Home > White Night (The Dresden Files #9)(13)

White Night (The Dresden Files #9)(13)
Author: Jim Butcher

I started to introduce myself, but before I got my mouth open, the little woman said, "Of course, we all know who you are, Mister Dresden." She put her fingers to her mouth. They were shaking a little. "Oh. I forgot again. Excuse me. I'm Abby."

"Pleased to meet you, Abby," I said quietly, and extended my hand, relaxed, palm down, to the little Yorkie. The dog sniffed at my hand, quivering with eagerness as he did, and his tail started wagging. "Heya, little dog."

"Toto," Abby said, and before I could respond said, "Exactly, a classic. If it isn't broken, why fix it?" She nodded to me and said, "Excuse me; I'll let our host speak to you. I was just closest to the door." She shut the door on us.

"Certainly," I said to the door.

Murphy turned to me. "Weird."

I shrugged. "At least the dog liked me."

"She knew what we were going to say before we said it, Harry."

"I noticed that."

"Is she telepathic or something?"

I shook my head. "Not in the way you're thinking. She doesn't exactly hide what she's doing, and if she was poking around in people's heads, the Council would have done something a long time ago.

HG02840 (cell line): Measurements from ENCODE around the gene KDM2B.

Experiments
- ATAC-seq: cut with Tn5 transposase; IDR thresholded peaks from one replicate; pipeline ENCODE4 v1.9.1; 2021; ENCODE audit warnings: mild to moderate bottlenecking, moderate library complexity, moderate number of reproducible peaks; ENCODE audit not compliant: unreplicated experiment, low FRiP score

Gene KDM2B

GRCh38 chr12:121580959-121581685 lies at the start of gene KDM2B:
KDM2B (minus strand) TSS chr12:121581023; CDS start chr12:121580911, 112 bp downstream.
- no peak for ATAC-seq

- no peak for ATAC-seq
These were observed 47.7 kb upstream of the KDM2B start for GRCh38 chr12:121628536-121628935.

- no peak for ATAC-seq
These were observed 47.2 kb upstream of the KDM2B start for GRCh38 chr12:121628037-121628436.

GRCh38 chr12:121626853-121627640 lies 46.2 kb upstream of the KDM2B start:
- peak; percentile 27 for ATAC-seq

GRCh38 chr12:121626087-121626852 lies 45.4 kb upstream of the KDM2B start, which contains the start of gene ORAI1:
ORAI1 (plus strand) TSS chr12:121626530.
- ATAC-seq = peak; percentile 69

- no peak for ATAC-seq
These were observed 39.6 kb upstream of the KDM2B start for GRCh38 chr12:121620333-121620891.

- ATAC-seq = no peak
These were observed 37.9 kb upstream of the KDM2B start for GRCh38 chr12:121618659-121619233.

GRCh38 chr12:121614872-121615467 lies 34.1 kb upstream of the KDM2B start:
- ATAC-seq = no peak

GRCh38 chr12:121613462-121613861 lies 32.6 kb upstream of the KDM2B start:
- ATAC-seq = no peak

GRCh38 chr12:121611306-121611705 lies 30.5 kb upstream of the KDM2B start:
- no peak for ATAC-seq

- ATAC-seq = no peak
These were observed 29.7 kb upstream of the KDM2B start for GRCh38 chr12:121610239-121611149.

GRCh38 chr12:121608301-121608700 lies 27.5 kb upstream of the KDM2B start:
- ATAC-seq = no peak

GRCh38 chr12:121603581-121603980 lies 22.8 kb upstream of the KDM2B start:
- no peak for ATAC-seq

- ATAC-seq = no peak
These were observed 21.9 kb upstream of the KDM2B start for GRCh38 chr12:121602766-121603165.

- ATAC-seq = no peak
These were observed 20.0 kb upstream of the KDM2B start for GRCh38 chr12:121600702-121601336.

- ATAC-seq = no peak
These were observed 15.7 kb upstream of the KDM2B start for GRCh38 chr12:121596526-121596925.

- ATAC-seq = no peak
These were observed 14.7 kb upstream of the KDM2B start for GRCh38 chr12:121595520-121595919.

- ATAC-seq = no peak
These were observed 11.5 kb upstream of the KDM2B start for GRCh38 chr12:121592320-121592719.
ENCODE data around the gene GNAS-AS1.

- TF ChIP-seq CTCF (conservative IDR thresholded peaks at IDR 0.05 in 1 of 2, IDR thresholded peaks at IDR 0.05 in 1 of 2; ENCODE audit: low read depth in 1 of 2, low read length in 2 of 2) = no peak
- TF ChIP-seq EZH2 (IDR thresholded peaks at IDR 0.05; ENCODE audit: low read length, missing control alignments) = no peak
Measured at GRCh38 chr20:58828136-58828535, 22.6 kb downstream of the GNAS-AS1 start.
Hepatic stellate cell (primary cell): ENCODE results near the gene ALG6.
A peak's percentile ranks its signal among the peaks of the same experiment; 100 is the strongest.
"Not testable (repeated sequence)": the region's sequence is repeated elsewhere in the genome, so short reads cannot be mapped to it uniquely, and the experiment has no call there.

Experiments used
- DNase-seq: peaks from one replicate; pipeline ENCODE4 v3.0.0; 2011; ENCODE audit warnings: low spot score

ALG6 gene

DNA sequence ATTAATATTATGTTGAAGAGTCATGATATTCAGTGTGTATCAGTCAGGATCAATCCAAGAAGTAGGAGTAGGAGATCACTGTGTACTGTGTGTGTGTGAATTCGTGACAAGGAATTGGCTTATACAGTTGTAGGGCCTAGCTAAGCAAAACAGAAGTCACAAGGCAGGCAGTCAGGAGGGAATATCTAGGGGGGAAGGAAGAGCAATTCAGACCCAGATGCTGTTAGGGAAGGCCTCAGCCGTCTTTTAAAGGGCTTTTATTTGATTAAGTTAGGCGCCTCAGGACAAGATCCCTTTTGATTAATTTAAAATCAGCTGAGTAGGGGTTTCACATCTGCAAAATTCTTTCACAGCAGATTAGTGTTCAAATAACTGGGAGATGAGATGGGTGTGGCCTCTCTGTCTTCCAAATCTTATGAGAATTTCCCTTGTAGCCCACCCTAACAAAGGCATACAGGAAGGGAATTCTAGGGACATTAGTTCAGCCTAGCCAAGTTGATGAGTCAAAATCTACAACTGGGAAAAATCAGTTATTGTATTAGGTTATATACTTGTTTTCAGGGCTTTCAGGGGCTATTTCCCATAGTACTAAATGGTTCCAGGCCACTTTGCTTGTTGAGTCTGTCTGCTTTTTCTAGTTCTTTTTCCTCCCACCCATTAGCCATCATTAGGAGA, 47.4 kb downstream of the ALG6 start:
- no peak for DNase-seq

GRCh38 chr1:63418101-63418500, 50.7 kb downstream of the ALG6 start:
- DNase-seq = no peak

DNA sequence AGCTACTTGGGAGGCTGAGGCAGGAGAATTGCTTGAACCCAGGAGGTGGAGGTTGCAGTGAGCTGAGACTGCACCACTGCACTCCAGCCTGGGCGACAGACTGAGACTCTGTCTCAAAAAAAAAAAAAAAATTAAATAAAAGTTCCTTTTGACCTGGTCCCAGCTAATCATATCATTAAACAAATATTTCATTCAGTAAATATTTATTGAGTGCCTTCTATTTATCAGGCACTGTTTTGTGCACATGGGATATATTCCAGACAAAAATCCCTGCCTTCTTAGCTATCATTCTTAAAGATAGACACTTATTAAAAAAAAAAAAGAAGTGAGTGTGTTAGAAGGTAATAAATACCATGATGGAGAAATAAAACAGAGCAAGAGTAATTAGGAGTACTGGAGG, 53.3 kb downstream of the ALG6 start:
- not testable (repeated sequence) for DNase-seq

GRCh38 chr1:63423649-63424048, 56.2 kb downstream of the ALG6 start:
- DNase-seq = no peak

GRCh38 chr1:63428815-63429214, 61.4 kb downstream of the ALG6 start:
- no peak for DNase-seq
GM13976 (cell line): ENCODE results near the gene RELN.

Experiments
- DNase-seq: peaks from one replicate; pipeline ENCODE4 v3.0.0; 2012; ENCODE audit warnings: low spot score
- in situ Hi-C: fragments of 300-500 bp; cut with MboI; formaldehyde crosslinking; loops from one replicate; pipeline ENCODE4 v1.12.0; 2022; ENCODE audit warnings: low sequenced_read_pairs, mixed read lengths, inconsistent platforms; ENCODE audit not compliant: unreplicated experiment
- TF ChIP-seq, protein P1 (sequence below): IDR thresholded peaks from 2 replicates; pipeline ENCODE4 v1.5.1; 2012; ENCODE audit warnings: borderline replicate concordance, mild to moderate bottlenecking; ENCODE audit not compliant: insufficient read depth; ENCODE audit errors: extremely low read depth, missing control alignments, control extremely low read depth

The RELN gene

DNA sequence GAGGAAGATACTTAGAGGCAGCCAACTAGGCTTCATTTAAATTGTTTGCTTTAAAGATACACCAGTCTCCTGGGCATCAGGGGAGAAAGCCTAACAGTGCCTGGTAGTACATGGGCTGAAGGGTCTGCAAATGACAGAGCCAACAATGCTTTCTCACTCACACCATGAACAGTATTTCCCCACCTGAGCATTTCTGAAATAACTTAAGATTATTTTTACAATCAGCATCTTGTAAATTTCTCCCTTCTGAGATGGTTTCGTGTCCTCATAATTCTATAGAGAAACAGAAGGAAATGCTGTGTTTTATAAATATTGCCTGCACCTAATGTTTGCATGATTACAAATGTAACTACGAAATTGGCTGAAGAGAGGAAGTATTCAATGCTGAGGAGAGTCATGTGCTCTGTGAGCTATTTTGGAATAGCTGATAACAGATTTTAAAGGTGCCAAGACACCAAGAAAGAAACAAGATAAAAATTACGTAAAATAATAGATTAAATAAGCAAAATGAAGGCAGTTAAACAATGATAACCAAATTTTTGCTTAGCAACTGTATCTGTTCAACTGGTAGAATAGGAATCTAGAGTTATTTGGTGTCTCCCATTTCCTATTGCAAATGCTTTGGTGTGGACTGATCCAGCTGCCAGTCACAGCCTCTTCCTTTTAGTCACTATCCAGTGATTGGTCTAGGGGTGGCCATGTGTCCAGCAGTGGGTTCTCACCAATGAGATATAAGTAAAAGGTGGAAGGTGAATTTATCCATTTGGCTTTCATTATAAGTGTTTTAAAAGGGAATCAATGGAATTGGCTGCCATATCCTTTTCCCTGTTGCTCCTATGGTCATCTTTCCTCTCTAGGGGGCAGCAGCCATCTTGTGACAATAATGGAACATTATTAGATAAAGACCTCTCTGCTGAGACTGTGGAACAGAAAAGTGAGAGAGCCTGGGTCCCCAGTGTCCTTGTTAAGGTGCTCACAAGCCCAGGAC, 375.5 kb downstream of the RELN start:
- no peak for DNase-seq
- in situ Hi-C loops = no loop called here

"Then how did she know what we were about to say?"

"My guess is that she's prescient," I said. "She can see the future. Probably only a second or two, and she probably doesn't have a lot of voluntary control over it."

Murphy made a thoughtful noise. "Could be handy."

"In some ways," I said. "But the future isn't written in stone."

Murphy frowned. "Like, what if I'd decided to tell her my name was Karrin Murphy instead of Sergeant, at the last second?"

"Yeah. She'd have been wrong. People like her can sense a... sort of a cloud of possible futures. We were in a fairly predictable situation here even without bringing any magical talents into it, basic social interaction, so it looked like she saw exactly what was coming. But she didn't. She got to judge what was most probable, and it wasn't hard to guess correctly in this particular instance."

"That's why she seemed so distracted," Murphy said thought fully.

"Yeah. She was keeping track of what was happening, what was likely to happen, deciding what wasn't likely to happen, all in a window of a few seconds." I shook my head. "It's a lot worse if they can see any farther than a second or two."

Murphy frowned. "Why?"

"Because the farther you can see, the more possibilities exist," I said. "Think of a chess game. A beginning player is doing well if he can see four or five moves into the game. Ten moves in holds an exponentially greater number of possible configurations the board could assume. Master players can sometimes see even further than that - and when you start dealing with computers, the numbers are even bigger. It's difficult to even imagine the scope of it."

"And that's in a closed, simple environment," Murphy said, nodding. "The chess game. There are far more possibilities in the real world."